In a circular economy advanced emerging waste conversion technologies (e.g., Waste-to-Energy, Waste-to-Gas, and Gas-to-Liquids technologies) can play a pivotal role in waste disposal. Efficient waste conversion technology applications can be a path to a working circular economy. Recycling is not only based on simply reusing the waste products. The purpose of recycling is to redesign and convert waste into forms retaining as high value as possible in a circular economy. Contaminated waste products are challenging to recycle and reuse. Garbage can be converted into high-value products through mechanical/physical, thermochemical, and biochemical processes. The waste can be transformed into various forms of sustainable and clean energy products utilizing effective waste conversion technologies in the circular economy .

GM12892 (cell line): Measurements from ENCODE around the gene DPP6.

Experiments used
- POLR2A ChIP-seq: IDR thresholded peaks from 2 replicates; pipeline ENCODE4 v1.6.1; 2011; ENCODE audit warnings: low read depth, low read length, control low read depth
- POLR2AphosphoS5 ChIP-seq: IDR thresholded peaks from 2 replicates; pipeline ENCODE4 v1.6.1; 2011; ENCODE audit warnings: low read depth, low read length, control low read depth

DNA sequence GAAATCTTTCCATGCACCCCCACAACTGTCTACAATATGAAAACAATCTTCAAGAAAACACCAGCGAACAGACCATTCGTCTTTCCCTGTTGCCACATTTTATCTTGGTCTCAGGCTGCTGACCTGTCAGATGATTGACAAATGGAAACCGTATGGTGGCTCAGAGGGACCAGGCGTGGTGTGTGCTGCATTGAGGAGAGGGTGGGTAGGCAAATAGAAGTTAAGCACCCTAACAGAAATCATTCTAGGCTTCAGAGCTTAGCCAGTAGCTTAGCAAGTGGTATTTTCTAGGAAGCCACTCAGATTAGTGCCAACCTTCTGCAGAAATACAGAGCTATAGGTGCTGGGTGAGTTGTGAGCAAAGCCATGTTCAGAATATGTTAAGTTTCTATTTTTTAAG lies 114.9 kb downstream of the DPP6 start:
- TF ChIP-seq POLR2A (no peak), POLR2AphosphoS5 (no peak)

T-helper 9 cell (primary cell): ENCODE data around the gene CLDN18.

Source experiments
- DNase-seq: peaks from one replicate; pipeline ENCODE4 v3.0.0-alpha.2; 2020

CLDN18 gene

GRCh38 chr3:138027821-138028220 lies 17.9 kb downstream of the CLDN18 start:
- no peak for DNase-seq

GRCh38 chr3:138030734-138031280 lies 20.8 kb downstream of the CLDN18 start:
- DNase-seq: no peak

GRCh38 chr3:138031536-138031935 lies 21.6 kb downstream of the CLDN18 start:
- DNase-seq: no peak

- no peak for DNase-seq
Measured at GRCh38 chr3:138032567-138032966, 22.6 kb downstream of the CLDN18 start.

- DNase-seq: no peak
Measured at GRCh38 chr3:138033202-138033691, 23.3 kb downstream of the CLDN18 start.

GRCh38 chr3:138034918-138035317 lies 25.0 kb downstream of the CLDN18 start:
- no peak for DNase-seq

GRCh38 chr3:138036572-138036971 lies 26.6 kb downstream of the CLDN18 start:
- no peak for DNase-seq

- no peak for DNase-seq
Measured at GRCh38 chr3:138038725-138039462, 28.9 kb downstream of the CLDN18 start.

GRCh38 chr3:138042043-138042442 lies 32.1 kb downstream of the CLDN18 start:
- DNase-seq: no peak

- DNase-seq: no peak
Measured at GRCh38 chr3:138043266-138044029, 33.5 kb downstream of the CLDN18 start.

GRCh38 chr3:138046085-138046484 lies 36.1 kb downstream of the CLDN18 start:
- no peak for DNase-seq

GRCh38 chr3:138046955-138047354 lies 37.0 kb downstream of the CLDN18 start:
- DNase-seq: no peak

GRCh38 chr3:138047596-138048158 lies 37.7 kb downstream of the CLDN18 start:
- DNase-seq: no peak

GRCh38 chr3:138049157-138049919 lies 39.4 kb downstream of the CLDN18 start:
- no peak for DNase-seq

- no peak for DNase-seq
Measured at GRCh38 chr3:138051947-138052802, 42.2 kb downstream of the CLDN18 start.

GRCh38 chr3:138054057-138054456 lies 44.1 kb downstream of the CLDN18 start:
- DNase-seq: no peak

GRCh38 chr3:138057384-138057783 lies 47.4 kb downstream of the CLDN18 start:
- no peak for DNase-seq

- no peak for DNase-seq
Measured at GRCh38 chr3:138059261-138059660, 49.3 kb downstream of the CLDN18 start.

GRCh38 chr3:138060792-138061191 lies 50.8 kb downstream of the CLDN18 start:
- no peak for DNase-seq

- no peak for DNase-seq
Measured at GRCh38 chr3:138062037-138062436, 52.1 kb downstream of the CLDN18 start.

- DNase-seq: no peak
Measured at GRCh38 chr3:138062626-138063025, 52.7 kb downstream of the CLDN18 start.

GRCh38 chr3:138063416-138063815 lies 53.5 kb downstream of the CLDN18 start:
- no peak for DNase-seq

Regrettably, the underlying scientific/technological basis of the business is often neglected. As a result of this, enormous and overpriced Waste-to-Energy facilities were built producing very little energy from waste. Investors (e.g., in CleanTech sectors) often make an investment decision based on shallow scientific claims, optimistic financial and psychological factors as a consequence that the basic science of the technology is not adequately evaluated. In addition to the financial data and management of the company, the underlying scientific/technology base of the business should be considered. Science is supposed to be an essential pillar of a successful and sustainable business. The success of waste conversion technology applications depend on the following main factors:
- The underlying scientific/technological basis of the waste conversion process